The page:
Climb like it's 1949!

In 1949 climbing was still a sport dominated by men but women were beginning to make their mark. Women out on the hills were now a common sight following the growth in popularity of rambling in the 1930s, supported by increased leisure time for Britain's working population and cheap rural accommodation from the Youth Hostel Association. And by this point there were some impressive female role models to look to; from 19th century Alpinist Lucy Walker to the foundation of the Pinnacle Club for female climbers in 1921.

It was into this environment that Dorothy ('Doddy') Kellogg took her first steps into rock climbing and mountaineering. Her two illustrated photograph albums show trips to hills and crags and are immaculately, and often amusingly, annotated.

Her first album records a mountain course in Borrowdale, Cumberland (now Cumbria) in June 1949:

There are captioned illustrations from each of the days that Dorothy lists in the schedule, sometimes the illustrations are photographic:

Others are Dorothy's own hand-drawn illustrations, such as this one of Pillar Rock:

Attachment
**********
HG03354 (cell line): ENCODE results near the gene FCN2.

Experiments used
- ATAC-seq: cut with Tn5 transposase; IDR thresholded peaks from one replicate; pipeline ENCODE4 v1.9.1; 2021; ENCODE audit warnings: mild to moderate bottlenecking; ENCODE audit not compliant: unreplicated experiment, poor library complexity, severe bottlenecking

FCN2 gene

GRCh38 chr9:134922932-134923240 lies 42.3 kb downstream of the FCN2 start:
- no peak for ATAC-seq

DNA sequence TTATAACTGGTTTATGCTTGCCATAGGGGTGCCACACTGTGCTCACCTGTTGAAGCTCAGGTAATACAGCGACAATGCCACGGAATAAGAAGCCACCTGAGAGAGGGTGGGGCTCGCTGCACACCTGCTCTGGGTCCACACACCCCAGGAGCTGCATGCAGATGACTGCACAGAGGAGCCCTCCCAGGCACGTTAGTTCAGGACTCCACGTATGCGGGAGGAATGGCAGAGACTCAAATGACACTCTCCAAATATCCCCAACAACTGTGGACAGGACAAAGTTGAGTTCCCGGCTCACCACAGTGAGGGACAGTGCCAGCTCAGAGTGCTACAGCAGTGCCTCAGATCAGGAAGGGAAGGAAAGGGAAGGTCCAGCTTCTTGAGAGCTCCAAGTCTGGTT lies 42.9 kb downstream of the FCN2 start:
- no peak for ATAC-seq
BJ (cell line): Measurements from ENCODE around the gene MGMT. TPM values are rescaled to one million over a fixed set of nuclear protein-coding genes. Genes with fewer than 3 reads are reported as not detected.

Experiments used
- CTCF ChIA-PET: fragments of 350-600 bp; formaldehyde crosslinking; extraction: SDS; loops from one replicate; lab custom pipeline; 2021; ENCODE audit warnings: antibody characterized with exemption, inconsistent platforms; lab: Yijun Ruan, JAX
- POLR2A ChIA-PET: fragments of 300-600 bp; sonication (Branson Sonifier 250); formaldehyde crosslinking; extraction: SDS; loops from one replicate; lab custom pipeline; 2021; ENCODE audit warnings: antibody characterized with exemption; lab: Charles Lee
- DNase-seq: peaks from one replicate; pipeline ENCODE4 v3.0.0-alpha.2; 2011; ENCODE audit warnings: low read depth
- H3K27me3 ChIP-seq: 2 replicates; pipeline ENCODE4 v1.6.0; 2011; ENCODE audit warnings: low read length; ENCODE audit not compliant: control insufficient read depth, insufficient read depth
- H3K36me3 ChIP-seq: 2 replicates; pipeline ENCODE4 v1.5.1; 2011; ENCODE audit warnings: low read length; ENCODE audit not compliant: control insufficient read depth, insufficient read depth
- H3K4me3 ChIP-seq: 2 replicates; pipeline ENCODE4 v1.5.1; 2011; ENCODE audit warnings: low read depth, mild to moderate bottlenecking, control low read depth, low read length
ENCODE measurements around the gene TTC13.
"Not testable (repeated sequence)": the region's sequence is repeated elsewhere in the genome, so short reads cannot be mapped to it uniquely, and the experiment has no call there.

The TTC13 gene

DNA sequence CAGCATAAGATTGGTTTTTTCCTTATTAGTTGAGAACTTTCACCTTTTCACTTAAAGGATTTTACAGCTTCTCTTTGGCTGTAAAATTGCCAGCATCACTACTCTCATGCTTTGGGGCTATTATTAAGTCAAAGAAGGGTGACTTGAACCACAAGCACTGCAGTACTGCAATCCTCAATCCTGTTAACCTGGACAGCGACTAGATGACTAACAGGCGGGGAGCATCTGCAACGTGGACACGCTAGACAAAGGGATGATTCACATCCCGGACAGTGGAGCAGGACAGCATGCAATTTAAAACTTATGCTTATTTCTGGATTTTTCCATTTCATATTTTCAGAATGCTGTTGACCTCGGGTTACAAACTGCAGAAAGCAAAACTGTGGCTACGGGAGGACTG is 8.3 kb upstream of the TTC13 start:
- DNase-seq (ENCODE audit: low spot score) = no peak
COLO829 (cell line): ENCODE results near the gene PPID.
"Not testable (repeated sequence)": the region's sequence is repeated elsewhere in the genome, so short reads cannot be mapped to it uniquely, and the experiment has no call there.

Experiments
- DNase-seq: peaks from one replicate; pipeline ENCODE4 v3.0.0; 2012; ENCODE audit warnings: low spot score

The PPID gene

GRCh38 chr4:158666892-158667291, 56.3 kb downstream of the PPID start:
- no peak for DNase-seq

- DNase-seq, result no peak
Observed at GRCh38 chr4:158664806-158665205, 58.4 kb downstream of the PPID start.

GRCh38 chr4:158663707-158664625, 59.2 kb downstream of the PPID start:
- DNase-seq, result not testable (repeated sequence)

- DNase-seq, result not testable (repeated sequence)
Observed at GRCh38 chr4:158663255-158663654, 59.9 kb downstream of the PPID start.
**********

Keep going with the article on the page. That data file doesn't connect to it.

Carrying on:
A later album also included some painted illustrations:

Dorothy Kellogg climbed for much of her life, later serving as a regional representative for East Anglia with the Mountaineering Association whose course she had taken. Apparently not one to take herself too seriously, Dorothy's albums are full of wry comments and gently amusing observations - her albums are a pleasure to read and an insight into climbing in the 1940s.

If you enjoyed this post, please support our 20th anniversary fundraiser and help us to keep preserving and sharing Britain's mountain and climbing heritage for the next 20 years and beyond. Thank you.

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